A glance inside the chassis reveals Mark’s attention to detail as well. High grade components, careful layout and point-to-point hand wiring... like I said before, my knowledge of electronics in minimal, but the inside of his amp looks solid and definitely inspires confidence in the amp and its longevity.

    Aesthetically I love the simplicity of Marks amps. His logo is understated and elegant. Also definitely check out his natural wood cabinets... the black tolex is great and historically cool, but I might have spent the extra money for the natural wood if I had had it (the extra cost is due to the fact that when the natural cabs are made, Mark and the cabinetmaker don’t have to just consider sound and resonance of the wood, but also visual appeal. Too, the finishing takes much longer.)

    CONTROLS
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    The controls are simple which I really like from the players standpoint. When an amp is as good as this one, you don’t need to fiddle with controls much once you dial in your sound. My amp has volume, treble, mid, bass, and I had him install a tank reverb, so there is also a reverb control. Mark also has an ingenious tone control he calls a curve control. This is a six position rotary switch, each position having a different EQ profile. The tone controls function fully with all the curve switch positions, so there really are many tonal possibilities with these few controls. Mark told me that you can get the personalities of different historical amps, moving from a Fender vibe in position one to a Marshall vibe in position six. Because I was interested in my own tone, I never really thought about that though, and found the curve switch to be invaluable for another use: every amp sounds different in every room, and I keep my main tone controls relatively constant on both my guitar and amp, and just use the curve switch to change the EQ profile for the room... this works amazingly well, and is a very simple way to adapt to any room quickly and get your tone dialed for where you are playing fast. For example a very live room might use one setting, whereas a dead room another setting. I have found this to be a foolproof way to adjust for differences in environment while keeping “my” tone.

    He also included two small toggle switches, a treble cut and low end roll off, which further expand the possibilities. Every control on the amp works synergistically with all the others.

    Also, because Mark voiced this amp for me, my controls are pretty much right in the middle, giving a lot of range for tweaking my tone in either directions should I ever want to. All the controls are incredibly sensitive, more sensitive than any amp I have played or owned. A slight turn of a knob yields a noticeable sonic difference. And the amp has the chicken head knobs which give it a cool retro look, but more importantly it is really easy to glance at the amp while playing and see exactly where everything is set. The knobs also make it easy to make adjustments on the fly.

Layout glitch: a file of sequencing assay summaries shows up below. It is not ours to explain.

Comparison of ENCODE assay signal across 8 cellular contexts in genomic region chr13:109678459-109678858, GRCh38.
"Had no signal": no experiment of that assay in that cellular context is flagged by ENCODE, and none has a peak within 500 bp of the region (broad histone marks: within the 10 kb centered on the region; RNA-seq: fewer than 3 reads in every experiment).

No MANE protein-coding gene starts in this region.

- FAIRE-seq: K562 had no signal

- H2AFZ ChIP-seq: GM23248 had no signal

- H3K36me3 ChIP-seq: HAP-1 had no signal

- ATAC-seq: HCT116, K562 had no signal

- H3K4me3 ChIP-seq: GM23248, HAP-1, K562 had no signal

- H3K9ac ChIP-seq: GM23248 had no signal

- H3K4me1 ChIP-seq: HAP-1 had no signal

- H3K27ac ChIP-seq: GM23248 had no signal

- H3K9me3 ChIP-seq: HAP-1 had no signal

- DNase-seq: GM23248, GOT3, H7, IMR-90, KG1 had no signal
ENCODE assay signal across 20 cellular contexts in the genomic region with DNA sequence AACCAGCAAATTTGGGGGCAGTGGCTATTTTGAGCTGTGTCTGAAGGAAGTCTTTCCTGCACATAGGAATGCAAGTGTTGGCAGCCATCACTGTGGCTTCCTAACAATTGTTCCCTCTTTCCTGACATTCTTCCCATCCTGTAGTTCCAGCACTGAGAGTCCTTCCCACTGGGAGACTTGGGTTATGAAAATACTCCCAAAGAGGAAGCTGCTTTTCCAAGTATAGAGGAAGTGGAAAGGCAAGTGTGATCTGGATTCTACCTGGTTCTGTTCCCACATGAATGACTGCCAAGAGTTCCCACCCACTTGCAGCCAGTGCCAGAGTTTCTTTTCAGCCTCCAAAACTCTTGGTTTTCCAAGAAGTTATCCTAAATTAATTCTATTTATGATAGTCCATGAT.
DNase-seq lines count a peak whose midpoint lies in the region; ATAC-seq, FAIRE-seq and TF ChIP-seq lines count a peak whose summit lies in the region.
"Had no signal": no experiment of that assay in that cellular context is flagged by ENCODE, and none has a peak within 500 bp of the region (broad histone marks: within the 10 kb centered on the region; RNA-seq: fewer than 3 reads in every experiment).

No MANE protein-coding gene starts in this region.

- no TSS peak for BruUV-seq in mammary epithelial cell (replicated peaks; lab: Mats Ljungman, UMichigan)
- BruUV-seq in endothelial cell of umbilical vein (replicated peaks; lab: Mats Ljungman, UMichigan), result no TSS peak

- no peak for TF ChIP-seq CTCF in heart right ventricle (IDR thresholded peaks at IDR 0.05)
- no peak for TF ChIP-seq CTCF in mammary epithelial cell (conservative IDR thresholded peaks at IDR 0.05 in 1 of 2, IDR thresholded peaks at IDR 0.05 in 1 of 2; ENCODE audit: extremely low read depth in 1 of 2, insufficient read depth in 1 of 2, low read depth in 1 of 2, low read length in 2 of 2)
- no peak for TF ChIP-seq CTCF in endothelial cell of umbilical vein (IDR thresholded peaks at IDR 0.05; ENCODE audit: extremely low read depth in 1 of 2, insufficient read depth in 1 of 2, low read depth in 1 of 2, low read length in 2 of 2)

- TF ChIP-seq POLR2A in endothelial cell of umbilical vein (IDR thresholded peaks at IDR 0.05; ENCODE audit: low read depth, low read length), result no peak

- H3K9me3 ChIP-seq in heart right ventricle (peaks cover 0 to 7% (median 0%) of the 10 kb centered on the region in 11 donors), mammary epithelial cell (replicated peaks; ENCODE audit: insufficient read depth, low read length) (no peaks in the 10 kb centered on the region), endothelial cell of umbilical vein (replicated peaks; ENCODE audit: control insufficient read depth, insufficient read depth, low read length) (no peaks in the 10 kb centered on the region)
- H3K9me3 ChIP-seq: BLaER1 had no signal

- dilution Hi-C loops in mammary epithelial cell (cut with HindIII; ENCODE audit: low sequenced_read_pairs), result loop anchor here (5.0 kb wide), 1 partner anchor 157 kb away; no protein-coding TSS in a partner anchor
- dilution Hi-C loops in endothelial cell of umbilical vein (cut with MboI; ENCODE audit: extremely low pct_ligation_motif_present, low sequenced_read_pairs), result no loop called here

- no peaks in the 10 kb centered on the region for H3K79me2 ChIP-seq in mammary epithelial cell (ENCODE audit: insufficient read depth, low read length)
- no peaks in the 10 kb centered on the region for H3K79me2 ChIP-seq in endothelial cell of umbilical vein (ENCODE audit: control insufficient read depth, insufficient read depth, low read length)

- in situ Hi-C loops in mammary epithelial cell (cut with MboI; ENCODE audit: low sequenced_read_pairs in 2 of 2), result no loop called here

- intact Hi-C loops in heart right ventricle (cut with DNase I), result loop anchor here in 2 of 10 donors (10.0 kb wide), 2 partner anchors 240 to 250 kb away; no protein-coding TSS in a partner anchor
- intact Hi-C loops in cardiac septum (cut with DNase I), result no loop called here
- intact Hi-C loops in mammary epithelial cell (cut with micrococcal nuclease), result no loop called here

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    The back of the amp is also simple. Mark offers different options of course, such as a buffered effects loop built in, but mine is basic. Power, fuses, on/off and standby, and three speaker outs for 4, 8 and 167 ohm loads. Lastly Mark has an external bias control which makes adjusting the bias very easy. All you need is a multi meter, and you don’t have to open the amp up, which is a deathwish if you don’t know what you are doing because the capacitors can hold onto 400 watts or more for a while after the power is off (as I learned from Mark). He also can give you biasing advice and is happy to talk tubes any time. Mark voices his amp for a particular set of tubes, but he understands that the player may want to try different tubes, or need to replace them without a repair person, so he makes it easy to do. As a side note, I have had trouble in the past with some other boutique makers who were very sensitive about the bias of their power tubes and made replacing tubes difficult, so I really appreciate Mark’s openness to a basic fact of owning a tube amp.

    SOUND
    Okay, now to the heart of the matter! This is the most important part... all the other stuff, no matter how good it is, doesn’t matter if the tone is not right. If you have read this far, then you won’t be surprised that the tone on this amp is absolutely stellar. I remember about a year ago when I was playing through a Bruno custom Cowtipper. I thought it was a great amp, good clarity and warmth with a full, rich sound. I really enjoyed playing it. I happened to have my Pure Sixty Four in the car, so for fun I brought it in to play next to the Bruno, expecting to like my amp better to be sure, but I was floored by how much better my amp sounded... so much more depth and complexity, and so much more warmth. I was stunned. Like I said I expected my amp to be better sounding, but I underestimated how much better.

    My Mean Street 50 first of all has incredible clarity AND incredible warmth. I have found in the past that these two qualities seem to be present in inverse proportions. The more warmth, the less clarity. I don’t know how Mark did it, but my amp has all the clarity I want for complex chords and subtlety in playing, but a warm, deeply rich sound that just wraps around you. I have struggled in the past with complex chords -- especially with upper extensions -- that can get a little muddy because I like a very warm sound. Not so at all with this amp.

    The tone is also complex and three dimensional. I have been know to use stereo amps or two cabinets in the past to get a three dimensional sound, again giving up some of the clarity I like. When I originally talked to Mark I told him I would likely want two cabinets, but Mark said to just wait and hear the amp. And he was right... I frankly can’t believe how much sound, how much three dimensional sound, comes out of my 1x12 cabinet. Now I have both the clarity AND the warmth, complexity and three dimensionality I have always wanted, and don’t have to lug around a second cabinet.